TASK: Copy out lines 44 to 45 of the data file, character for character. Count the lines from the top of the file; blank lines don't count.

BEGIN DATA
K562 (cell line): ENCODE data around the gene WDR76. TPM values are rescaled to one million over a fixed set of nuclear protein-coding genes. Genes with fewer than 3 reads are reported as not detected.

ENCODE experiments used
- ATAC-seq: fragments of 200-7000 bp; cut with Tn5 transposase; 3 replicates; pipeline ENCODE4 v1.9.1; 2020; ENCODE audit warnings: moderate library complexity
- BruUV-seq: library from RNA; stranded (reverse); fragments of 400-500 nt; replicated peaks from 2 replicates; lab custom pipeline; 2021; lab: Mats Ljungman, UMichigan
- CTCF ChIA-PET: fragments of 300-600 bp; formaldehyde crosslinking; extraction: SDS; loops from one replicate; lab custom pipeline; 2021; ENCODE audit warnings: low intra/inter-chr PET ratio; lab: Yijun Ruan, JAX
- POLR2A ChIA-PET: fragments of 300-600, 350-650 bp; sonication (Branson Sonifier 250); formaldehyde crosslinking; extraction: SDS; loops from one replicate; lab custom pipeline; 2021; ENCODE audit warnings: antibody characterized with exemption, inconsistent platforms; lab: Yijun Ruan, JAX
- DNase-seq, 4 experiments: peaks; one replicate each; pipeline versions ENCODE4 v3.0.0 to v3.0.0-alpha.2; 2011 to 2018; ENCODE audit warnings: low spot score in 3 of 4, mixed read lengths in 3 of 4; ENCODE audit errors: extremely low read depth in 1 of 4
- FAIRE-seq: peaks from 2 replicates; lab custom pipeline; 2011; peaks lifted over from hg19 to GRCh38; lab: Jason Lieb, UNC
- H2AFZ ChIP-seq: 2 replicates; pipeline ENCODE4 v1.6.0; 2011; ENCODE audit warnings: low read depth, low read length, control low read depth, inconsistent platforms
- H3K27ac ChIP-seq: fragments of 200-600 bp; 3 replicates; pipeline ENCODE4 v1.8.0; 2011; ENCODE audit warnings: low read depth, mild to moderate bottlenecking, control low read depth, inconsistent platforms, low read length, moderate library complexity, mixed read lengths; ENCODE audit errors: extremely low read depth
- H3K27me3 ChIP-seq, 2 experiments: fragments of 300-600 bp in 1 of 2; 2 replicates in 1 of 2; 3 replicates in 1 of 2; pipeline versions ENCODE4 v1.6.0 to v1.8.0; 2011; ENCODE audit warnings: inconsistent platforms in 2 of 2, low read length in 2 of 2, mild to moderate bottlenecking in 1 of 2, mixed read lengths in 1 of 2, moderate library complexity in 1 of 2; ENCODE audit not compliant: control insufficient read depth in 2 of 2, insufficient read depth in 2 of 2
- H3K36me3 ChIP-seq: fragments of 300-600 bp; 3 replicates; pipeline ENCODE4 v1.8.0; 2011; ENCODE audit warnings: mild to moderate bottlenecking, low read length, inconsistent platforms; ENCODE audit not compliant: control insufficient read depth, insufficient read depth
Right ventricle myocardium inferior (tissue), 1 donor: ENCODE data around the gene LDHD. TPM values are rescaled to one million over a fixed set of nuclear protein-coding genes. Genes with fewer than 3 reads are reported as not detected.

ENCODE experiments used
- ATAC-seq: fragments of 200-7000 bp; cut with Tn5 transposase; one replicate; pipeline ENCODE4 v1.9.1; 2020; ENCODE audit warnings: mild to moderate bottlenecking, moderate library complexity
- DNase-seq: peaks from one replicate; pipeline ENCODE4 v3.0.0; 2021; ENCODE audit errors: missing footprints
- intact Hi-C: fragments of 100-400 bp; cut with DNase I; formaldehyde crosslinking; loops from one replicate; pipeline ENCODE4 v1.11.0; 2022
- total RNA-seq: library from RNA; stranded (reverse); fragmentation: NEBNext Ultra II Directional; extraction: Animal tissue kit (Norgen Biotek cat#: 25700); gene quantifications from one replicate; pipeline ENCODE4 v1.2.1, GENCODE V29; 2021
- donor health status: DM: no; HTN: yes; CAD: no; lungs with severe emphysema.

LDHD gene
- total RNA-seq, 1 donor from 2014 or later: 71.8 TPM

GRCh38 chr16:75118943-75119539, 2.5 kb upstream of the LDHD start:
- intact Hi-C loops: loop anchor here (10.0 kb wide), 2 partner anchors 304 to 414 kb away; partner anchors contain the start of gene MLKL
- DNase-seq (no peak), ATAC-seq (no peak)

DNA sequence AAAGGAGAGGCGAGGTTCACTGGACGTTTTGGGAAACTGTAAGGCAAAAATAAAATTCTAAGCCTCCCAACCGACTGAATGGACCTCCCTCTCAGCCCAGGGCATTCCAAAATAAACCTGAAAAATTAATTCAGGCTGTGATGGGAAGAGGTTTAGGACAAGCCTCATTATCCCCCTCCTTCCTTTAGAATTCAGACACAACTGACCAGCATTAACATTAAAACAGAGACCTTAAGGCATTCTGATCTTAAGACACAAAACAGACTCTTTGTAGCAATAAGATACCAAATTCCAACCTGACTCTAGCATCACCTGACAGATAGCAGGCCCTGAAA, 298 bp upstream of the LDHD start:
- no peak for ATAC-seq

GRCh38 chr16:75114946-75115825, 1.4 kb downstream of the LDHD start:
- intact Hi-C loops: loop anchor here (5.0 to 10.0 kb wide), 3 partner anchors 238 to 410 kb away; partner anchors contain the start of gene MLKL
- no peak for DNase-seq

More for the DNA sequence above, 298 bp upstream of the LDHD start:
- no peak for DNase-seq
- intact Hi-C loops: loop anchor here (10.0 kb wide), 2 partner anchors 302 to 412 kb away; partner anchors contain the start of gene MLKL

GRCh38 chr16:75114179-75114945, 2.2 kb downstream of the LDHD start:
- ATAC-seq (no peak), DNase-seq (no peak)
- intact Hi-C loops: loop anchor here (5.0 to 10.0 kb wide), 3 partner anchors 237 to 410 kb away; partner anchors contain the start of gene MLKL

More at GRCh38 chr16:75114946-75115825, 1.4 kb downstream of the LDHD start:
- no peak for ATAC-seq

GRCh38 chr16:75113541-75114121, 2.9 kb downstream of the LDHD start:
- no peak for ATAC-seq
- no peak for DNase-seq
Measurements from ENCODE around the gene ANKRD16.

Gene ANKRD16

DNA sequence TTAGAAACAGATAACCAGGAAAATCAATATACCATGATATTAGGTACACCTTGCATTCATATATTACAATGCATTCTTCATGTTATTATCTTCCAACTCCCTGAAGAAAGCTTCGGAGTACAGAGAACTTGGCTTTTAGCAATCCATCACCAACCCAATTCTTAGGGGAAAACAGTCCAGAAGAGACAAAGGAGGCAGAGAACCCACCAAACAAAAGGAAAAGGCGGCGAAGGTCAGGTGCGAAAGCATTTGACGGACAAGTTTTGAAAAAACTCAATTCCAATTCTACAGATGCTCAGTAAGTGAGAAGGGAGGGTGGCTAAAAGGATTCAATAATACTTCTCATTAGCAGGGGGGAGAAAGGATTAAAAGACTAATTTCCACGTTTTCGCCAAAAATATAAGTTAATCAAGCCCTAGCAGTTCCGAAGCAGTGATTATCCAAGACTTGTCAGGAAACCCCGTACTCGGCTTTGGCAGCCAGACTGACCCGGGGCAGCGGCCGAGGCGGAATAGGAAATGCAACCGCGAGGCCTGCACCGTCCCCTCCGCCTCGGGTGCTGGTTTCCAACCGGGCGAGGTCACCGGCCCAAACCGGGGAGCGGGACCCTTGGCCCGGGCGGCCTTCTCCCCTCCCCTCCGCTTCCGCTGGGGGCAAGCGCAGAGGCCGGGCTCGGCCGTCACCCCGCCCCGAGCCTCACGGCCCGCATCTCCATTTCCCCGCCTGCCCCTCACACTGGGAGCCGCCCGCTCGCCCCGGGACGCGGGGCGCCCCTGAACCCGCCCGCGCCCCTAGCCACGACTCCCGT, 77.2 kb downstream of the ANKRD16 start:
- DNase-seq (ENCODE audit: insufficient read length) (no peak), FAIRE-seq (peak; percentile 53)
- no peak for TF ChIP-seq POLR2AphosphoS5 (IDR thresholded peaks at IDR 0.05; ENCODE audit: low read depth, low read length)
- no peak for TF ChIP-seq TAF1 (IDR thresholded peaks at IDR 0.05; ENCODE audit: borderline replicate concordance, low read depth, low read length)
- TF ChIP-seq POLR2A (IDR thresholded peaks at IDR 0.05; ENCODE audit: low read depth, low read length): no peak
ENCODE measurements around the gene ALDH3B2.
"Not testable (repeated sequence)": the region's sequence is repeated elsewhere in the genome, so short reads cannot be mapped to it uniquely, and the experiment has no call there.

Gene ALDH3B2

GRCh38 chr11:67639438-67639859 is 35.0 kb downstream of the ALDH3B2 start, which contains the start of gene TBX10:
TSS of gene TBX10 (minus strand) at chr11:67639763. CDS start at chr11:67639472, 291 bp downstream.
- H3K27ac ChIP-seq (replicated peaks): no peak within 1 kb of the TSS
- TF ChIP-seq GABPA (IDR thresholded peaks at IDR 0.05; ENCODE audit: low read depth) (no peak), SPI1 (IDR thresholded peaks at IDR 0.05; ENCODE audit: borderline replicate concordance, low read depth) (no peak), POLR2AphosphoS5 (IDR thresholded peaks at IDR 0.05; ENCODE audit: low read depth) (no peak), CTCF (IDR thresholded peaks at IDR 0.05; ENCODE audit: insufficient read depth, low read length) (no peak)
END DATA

- DNase-seq (ENCODE audit: insufficient read length) (no peak), FAIRE-seq (peak; percentile 53)
- no peak for TF ChIP-seq POLR2AphosphoS5 (IDR thresholded peaks at IDR 0.05; ENCODE audit: low read depth, low read length)